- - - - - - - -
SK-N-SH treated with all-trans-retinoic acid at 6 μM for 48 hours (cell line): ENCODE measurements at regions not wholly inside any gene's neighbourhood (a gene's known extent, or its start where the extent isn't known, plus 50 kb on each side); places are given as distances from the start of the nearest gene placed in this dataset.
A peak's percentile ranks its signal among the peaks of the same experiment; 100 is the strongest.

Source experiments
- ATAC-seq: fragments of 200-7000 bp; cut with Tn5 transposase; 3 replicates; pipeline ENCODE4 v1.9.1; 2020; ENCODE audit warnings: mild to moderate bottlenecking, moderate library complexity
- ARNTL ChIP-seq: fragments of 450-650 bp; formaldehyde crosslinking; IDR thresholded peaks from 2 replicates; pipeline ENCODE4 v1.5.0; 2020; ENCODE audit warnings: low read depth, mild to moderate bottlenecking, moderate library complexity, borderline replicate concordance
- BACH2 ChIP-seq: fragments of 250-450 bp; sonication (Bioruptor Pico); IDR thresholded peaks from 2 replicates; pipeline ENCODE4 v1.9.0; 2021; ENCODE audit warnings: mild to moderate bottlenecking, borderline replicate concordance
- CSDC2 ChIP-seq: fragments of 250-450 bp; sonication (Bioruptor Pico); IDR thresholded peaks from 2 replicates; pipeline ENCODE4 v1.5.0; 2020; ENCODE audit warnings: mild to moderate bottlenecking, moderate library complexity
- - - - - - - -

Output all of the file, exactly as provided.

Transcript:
SK-N-SH treated with all-trans-retinoic acid at 6 μM for 48 hours (cell line): ENCODE measurements at regions not wholly inside any gene's neighbourhood (a gene's known extent, or its start where the extent isn't known, plus 50 kb on each side); places are given as distances from the start of the nearest gene placed in this dataset.
A peak's percentile ranks its signal among the peaks of the same experiment; 100 is the strongest.

Source experiments
- ATAC-seq: fragments of 200-7000 bp; cut with Tn5 transposase; 3 replicates; pipeline ENCODE4 v1.9.1; 2020; ENCODE audit warnings: mild to moderate bottlenecking, moderate library complexity
- ARNTL ChIP-seq: fragments of 450-650 bp; formaldehyde crosslinking; IDR thresholded peaks from 2 replicates; pipeline ENCODE4 v1.5.0; 2020; ENCODE audit warnings: low read depth, mild to moderate bottlenecking, moderate library complexity, borderline replicate concordance
- BACH2 ChIP-seq: fragments of 250-450 bp; sonication (Bioruptor Pico); IDR thresholded peaks from 2 replicates; pipeline ENCODE4 v1.9.0; 2021; ENCODE audit warnings: mild to moderate bottlenecking, borderline replicate concordance
- CSDC2 ChIP-seq: fragments of 250-450 bp; sonication (Bioruptor Pico); IDR thresholded peaks from 2 replicates; pipeline ENCODE4 v1.5.0; 2020; ENCODE audit warnings: mild to moderate bottlenecking, moderate library complexity